Admiring it from below, the minimal and beautiful Half-Tree House seems to levitate above the forest’s floor. Before designing it, Manhattan-based JacobsChang Architecture received an unusual brief from the clients. The structure had to be easy enough to build by amateur builders (the owners) and the budget couldn’t surpass the $20,000 mark. Sited on a steep plot of land, in an area without car access or electricity, building the 360-square-foot cabin presented many challenges. All elegantly solved by the studio with a minimalist cabin design that provides a refined take on the cool cabins in the woods concept.
One section rests on Sonotube concrete footings, while the other receives support from the surrounding trees. Using Eastern Pines felled on the property, the team built all exterior and interior boards. And the most expensive part of this minimalist cabin design project? The pivoting steel-tube doors, which feature dual insulated glass and double as large windows that connect the room to nature.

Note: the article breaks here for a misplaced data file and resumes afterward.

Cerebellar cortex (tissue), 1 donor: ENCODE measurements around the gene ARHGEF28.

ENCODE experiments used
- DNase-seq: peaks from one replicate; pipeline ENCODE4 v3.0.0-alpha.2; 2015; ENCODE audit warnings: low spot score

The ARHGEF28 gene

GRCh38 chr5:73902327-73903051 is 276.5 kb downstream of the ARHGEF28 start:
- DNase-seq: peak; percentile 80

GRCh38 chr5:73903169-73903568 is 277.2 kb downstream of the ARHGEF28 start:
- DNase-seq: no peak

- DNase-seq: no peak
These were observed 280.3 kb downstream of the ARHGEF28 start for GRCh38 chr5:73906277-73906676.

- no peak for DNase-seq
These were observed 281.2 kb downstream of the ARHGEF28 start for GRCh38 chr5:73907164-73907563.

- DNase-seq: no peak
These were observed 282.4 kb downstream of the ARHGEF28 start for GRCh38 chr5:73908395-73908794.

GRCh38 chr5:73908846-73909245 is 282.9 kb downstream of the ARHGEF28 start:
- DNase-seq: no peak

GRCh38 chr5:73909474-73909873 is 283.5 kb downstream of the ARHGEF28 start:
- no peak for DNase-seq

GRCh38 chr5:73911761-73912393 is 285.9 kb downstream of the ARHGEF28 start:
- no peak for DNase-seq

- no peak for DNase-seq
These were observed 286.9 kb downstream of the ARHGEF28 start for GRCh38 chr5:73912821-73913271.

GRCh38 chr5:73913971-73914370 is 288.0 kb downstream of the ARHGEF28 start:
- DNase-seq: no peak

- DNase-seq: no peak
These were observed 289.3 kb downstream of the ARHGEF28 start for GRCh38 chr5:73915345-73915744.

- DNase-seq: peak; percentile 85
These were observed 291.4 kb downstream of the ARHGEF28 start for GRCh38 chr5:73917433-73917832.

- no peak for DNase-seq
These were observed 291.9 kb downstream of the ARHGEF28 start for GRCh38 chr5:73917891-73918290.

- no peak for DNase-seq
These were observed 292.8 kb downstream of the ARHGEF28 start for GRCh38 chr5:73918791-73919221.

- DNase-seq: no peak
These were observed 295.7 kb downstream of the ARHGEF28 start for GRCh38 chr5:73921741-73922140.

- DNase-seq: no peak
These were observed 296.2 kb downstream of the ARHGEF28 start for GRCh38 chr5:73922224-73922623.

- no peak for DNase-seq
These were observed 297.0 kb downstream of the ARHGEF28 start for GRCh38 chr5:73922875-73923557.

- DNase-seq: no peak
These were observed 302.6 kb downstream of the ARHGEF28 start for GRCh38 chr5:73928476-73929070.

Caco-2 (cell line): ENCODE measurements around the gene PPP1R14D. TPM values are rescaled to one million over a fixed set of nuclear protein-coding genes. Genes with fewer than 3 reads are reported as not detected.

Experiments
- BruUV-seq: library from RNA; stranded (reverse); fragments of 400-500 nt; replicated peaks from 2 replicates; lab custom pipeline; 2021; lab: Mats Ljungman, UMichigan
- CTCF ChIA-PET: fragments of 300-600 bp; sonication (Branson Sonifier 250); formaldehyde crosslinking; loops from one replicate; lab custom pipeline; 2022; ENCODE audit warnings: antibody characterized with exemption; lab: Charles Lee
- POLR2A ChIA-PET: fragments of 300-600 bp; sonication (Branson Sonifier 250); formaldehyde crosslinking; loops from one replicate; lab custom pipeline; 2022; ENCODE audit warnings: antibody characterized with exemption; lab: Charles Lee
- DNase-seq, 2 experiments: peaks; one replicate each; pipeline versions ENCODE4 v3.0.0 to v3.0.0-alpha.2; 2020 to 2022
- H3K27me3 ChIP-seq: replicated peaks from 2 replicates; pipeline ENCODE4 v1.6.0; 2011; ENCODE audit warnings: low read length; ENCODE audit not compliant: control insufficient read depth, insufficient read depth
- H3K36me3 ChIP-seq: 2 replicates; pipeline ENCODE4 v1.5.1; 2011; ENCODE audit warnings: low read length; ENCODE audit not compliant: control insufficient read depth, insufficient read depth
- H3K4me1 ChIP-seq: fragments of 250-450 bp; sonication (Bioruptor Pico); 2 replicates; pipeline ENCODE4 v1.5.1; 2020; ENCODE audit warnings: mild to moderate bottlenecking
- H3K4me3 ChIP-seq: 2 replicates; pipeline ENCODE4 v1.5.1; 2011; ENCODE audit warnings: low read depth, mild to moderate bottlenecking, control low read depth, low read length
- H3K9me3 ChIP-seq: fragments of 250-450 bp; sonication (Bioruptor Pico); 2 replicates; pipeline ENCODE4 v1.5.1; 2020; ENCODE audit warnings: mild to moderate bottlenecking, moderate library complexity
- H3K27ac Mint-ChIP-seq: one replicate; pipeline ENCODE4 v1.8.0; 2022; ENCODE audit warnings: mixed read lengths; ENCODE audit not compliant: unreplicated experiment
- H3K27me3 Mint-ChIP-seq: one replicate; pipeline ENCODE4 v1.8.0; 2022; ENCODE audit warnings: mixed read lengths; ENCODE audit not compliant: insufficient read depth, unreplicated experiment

As far as cool cabins in the woods go, this one perfectly blends modern design with sustainability. Designed to be as low-cost, sustainable, and easy to maintain as possible, the house’s cladding boasts a traditional Scandinavian pine-tar finish. This not only prolongs the durability of the wood, but also beautifully integrates the structure into the woodland. Inside, the wooden floors feature a clear matte sealant, while the walls and ceiling boast a coat of white paint. A wood-burning stove heats up the interior, with a generator also available if needed. The large room includes a lounge space and bedroom as well as a small kitchen, all providing direct views to the forest. Photographs© Noah Kalina.